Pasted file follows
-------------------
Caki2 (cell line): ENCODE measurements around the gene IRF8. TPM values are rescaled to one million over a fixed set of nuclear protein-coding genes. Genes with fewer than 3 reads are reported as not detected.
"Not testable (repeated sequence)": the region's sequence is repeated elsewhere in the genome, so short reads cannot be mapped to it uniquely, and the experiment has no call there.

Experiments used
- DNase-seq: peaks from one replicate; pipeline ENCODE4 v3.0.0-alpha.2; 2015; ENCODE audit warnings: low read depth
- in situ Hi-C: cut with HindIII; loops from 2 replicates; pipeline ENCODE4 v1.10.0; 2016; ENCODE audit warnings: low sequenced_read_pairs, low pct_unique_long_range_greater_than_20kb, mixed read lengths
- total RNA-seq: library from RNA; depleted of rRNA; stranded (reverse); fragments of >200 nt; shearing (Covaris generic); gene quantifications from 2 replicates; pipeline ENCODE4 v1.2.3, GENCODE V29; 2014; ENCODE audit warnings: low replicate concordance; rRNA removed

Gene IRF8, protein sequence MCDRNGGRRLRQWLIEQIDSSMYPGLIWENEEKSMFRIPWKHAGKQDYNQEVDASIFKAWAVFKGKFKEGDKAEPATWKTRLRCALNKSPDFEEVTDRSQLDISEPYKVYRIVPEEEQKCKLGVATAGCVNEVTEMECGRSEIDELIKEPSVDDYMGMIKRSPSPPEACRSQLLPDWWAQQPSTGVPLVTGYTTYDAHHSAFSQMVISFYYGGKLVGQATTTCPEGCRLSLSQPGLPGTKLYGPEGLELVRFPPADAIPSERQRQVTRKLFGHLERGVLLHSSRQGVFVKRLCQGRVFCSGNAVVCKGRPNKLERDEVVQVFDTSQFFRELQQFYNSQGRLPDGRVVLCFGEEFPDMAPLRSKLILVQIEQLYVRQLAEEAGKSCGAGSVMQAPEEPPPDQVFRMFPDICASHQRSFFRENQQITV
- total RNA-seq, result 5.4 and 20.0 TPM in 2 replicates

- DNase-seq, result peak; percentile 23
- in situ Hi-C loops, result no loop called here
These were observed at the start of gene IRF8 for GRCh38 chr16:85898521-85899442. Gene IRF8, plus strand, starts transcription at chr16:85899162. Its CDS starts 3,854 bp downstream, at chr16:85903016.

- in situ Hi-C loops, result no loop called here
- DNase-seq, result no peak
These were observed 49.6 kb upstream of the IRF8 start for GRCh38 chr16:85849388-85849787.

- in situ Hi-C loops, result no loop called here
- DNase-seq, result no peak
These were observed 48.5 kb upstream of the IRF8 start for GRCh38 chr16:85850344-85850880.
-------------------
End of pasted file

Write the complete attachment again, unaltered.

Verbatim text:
Caki2 (cell line): ENCODE measurements around the gene IRF8. TPM values are rescaled to one million over a fixed set of nuclear protein-coding genes. Genes with fewer than 3 reads are reported as not detected.
"Not testable (repeated sequence)": the region's sequence is repeated elsewhere in the genome, so short reads cannot be mapped to it uniquely, and the experiment has no call there.

Experiments used
- DNase-seq: peaks from one replicate; pipeline ENCODE4 v3.0.0-alpha.2; 2015; ENCODE audit warnings: low read depth
- in situ Hi-C: cut with HindIII; loops from 2 replicates; pipeline ENCODE4 v1.10.0; 2016; ENCODE audit warnings: low sequenced_read_pairs, low pct_unique_long_range_greater_than_20kb, mixed read lengths
- total RNA-seq: library from RNA; depleted of rRNA; stranded (reverse); fragments of >200 nt; shearing (Covaris generic); gene quantifications from 2 replicates; pipeline ENCODE4 v1.2.3, GENCODE V29; 2014; ENCODE audit warnings: low replicate concordance; rRNA removed

Gene IRF8, protein sequence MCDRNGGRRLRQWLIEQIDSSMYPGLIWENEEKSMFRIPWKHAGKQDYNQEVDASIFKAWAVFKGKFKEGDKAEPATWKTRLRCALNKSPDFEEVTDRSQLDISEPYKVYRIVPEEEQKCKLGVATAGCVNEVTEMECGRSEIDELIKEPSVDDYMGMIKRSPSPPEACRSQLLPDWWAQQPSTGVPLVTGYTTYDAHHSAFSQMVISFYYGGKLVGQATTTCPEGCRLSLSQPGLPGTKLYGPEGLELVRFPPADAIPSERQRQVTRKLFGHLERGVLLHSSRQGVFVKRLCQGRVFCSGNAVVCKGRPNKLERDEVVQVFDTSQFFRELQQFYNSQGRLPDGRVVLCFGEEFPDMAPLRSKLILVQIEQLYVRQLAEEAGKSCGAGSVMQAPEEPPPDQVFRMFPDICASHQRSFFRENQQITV
- total RNA-seq, result 5.4 and 20.0 TPM in 2 replicates

- DNase-seq, result peak; percentile 23
- in situ Hi-C loops, result no loop called here
These were observed at the start of gene IRF8 for GRCh38 chr16:85898521-85899442. Gene IRF8, plus strand, starts transcription at chr16:85899162. Its CDS starts 3,854 bp downstream, at chr16:85903016.

- in situ Hi-C loops, result no loop called here
- DNase-seq, result no peak
These were observed 49.6 kb upstream of the IRF8 start for GRCh38 chr16:85849388-85849787.

- in situ Hi-C loops, result no loop called here
- DNase-seq, result no peak
These were observed 48.5 kb upstream of the IRF8 start for GRCh38 chr16:85850344-85850880.